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smoking some weed with aaron burnout and wolf blitz-her. isanj, what changed your mind about the ganj? >> we've been terribly and systematically misfled this country for some time. i took the d.e.a. at their word when they said it's a schedule 1 substance and has no medical application. >> john: wait, you took the drug enforcement agency at their board? is there any other medical misinformation that you may still believe just because someone told you? you know you don't actually go blind from jacking it, right? (laughter) because i just found that out two weeks ago and it's turned my life around. anyway, dr. g., please continue your report on weed! what's next? a report on tasty money chis? >> very early studies on mice have showing the potential of mare wan unanimous to kill cancer cells. he's using marijuana to help him with the pain and nausea from
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chemotherapy. residents leer using marijuana for pain, loss of appetite, parkinson's and dementia. (laughter) >> john: oh, right, because marijuana has real medical benefits and can be prescribed by doctors. in fact, dispensaries sell different strengths to treat different problems and, on that note, if you want this drug and its medical benefits to be taken seriously how about adulting up the maze a little bit. that way a sick old man doesn't have to a quarter ounce of rainbow diesel funkadelic cheddar harmony. (laughter) just a suggestion. but i have to give cnn credit where it's due. sanjay gupta coped to his error, the weed special talked about the legitimate uses of marijuana and they answered the question that no one has been asking: what's piers morgan like when he's high? >> i'm going to make a shocking revelation here. i tried cannabis when i was a
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younger lad and i've also had to have vicodin when i broke some ribs falling off a segue in santa monica. i can tell you, it was the vicodin which i was prescribed by my doctor which gave me a massively higher high than the cannabis ever did. >> john: okay, this is important. i would like to personally offer $10,000 in reward to anyone who can bring me footage of piers morgan falling off that segway. (cheers and applause) i mean it, neither vicodin nor marijuana nor the purist ecstasy can b b
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>> john: welcome back, my guest tonight representing the great state of kentucky, his latest book out in paper back is called "government bullies, how everyday americans are being harassed, abused and imprisoned by the feds." please welcome back to the show senator rand paul!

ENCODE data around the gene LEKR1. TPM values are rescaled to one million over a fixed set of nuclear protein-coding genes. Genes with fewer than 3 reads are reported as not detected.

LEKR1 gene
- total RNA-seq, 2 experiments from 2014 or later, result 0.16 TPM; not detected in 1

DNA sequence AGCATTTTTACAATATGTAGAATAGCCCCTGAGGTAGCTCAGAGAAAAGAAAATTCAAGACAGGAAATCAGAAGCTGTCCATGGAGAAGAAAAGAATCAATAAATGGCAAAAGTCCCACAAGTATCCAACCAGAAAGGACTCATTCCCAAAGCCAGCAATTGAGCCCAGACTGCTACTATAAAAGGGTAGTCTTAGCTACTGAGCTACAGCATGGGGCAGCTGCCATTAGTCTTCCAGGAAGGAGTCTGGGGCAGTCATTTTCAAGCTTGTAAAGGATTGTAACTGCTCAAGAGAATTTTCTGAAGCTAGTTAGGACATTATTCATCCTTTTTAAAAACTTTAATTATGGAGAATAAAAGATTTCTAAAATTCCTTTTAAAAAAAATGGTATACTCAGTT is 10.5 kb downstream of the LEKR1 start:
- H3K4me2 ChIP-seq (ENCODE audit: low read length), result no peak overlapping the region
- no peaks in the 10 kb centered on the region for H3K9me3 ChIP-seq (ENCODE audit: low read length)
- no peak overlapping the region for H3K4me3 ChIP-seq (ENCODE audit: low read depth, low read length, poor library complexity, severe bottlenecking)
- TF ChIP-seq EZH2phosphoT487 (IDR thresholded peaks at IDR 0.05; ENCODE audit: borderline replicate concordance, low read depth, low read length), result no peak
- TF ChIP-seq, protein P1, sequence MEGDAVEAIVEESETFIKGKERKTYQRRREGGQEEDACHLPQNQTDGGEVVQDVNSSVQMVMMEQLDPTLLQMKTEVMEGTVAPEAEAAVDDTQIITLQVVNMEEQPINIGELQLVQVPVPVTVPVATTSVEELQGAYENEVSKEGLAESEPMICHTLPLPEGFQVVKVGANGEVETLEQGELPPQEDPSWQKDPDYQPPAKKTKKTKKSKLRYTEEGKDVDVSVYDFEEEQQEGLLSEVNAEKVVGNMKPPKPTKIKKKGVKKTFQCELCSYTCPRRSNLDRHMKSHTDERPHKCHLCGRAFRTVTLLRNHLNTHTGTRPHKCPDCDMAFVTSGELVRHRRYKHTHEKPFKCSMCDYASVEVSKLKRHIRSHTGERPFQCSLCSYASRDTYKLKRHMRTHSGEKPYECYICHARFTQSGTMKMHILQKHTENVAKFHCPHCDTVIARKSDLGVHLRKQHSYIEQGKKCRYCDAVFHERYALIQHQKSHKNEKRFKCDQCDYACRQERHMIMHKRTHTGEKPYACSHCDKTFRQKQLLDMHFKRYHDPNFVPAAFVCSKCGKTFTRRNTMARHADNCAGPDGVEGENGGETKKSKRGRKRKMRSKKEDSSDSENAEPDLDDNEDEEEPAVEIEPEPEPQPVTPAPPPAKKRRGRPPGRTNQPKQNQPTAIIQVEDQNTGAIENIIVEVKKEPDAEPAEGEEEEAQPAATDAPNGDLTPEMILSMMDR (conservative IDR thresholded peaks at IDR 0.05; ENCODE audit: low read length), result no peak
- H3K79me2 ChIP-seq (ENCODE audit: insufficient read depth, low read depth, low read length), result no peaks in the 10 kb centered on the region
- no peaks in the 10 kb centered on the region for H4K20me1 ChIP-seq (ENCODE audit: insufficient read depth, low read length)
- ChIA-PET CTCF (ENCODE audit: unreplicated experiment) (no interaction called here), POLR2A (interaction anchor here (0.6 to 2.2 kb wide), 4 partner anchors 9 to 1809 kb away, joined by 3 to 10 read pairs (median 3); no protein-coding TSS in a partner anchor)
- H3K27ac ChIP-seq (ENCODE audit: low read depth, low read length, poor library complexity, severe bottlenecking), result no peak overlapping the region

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(applause) senator, thank you for being with us this evening. i'm not going to ask you if you are running for president because it's the year 2013 so i don't care. i don't care. >> and the alarm clock has not gone off. >> john: that's right, exactly. >> you know, i'm really excited to be on the john oliver show. it's great to have your own show. >> john: you don't want to be excited about that. that's your first lie. so instead -- (laughter) -- instead, let's talk about the affordable care act. you are for it or against it, i forget? (laughter) >> i'm afraid it's going to be unaffordable and this's the real problem. i'm afraid everyone will pay a lot more for insurance and i think precisely the people it was intended to help it may well hurt because they may not be able to afford it because the president has mandated that the
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insurance cover so many things that i think it would be very expensive. >> john: that's what's interesting to me. because no one -- 40 votes against obamacare no one could accuse republicans of being in favor of this. you've left all your contempt out on the field with this one. yet why does it matter so much? is it the man skate in is that what you have this kind of religious objection to? >> well, the thing is, i think we all want more people to have health care. we all want more people to have insurance. but we think the opposite will happen. i tell people that there's always the -- in washington people have good intentions and i don't really begrudge the democrats and i don't say their motives are bad, i just say that what they are trying to do the opposite will happen. and it's kind of because we have this -- it's -- i call it the dinosaur syndrome. we have a lot of politicians that have really small brains and really big hearts and they want to do what's right but i don't think it's going to work. >> john: right. and i'm not sitting across from a diplodonkus?